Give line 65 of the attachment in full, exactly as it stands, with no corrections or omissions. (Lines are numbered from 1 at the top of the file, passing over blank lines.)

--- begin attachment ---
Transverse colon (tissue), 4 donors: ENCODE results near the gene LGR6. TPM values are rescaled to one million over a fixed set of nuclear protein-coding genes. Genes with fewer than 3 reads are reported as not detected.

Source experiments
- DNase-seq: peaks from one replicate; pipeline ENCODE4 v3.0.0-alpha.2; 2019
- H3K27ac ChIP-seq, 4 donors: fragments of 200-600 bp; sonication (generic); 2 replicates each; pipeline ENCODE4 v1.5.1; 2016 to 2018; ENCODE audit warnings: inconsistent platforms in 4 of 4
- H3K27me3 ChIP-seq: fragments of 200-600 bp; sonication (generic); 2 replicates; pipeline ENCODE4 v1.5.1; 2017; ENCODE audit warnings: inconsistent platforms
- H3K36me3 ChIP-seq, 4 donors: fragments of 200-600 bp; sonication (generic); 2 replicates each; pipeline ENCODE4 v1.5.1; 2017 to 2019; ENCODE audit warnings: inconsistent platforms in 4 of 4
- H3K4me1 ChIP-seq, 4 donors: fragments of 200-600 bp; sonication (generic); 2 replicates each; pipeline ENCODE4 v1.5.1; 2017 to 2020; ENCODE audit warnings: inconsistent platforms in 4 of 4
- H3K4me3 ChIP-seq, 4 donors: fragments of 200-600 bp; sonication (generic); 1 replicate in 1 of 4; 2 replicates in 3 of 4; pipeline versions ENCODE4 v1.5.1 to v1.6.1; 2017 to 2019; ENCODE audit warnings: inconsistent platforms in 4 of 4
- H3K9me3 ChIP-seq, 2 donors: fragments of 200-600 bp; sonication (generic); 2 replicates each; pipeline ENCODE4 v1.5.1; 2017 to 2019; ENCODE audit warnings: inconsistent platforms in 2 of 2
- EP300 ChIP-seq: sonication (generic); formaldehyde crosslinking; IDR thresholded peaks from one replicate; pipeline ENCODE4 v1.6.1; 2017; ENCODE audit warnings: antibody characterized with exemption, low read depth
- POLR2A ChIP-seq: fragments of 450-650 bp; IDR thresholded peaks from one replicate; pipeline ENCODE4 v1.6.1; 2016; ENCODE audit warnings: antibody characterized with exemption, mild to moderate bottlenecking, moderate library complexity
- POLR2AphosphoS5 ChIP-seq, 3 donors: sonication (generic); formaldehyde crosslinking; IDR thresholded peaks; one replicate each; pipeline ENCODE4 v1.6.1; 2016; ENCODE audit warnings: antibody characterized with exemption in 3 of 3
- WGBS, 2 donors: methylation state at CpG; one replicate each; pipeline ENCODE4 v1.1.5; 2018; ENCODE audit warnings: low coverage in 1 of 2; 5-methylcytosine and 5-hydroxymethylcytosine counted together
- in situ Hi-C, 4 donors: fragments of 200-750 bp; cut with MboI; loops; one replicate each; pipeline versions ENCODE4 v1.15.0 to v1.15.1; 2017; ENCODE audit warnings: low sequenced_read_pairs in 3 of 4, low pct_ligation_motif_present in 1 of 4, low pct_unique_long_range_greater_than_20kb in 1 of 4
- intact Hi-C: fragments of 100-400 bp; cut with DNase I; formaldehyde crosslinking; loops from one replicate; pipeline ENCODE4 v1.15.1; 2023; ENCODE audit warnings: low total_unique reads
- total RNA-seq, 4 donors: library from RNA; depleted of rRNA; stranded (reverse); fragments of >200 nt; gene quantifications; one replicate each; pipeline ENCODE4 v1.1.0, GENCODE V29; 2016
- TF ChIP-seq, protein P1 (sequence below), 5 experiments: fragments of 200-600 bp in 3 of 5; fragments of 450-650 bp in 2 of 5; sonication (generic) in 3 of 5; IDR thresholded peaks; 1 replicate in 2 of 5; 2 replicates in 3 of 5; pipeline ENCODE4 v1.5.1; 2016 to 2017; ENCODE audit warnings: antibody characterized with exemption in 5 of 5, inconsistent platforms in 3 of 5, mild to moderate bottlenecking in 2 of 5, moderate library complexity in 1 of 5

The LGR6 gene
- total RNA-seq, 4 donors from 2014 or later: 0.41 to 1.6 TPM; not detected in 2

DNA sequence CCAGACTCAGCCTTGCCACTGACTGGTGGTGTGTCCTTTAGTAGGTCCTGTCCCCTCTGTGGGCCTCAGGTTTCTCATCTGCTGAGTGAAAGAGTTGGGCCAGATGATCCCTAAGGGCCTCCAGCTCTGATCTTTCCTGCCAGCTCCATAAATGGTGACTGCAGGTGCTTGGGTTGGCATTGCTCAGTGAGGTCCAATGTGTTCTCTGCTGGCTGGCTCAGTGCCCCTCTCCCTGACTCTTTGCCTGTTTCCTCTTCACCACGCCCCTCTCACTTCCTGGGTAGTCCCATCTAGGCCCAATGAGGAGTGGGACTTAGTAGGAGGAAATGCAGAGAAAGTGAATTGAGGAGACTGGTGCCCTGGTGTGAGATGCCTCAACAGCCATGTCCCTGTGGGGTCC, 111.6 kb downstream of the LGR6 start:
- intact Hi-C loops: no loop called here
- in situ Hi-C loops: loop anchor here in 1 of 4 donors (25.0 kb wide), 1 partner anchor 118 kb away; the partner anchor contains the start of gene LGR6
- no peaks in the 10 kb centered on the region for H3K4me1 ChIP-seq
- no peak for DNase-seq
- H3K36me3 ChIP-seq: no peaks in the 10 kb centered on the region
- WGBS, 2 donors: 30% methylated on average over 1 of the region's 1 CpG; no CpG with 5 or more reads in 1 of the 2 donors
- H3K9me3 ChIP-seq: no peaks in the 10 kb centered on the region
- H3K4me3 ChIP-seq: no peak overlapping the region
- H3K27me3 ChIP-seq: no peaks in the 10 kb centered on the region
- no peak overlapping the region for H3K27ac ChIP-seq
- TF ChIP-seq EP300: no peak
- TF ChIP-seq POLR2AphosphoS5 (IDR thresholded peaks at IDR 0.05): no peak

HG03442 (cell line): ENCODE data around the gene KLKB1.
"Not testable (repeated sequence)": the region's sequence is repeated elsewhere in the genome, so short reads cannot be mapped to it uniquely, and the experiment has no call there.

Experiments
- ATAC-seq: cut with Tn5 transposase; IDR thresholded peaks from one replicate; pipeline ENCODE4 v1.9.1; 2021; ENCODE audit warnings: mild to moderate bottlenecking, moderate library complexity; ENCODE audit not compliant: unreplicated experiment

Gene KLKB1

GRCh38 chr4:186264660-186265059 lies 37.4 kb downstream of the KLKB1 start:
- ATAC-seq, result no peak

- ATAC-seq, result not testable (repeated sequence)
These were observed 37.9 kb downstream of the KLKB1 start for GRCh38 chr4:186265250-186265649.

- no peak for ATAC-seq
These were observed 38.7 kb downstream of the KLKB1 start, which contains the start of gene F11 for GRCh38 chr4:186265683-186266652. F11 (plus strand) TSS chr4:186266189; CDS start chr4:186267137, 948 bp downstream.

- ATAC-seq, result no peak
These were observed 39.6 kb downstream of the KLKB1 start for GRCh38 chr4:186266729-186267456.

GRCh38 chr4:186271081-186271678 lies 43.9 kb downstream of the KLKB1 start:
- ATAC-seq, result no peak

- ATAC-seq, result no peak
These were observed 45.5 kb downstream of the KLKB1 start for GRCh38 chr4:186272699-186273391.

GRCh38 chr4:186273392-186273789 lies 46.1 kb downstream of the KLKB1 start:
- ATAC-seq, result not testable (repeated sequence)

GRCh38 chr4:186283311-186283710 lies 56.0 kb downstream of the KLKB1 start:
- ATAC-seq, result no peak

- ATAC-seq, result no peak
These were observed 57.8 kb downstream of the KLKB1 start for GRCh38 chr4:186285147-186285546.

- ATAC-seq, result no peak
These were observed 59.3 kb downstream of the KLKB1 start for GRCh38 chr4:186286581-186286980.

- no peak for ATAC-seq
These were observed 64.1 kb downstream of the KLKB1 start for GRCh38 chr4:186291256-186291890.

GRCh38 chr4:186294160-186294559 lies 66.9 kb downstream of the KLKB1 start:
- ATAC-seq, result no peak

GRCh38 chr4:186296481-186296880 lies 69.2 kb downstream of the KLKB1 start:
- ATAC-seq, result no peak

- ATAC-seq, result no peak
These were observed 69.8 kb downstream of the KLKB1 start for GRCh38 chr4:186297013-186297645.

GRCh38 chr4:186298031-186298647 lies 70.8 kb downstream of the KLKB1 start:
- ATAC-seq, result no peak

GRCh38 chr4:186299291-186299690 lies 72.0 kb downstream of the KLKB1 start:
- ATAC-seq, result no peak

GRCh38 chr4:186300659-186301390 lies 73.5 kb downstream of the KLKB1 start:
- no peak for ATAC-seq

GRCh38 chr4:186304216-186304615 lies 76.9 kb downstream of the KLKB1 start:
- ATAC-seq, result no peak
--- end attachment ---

These were observed 69.8 kb downstream of the KLKB1 start for GRCh38 chr4:186297013-186297645.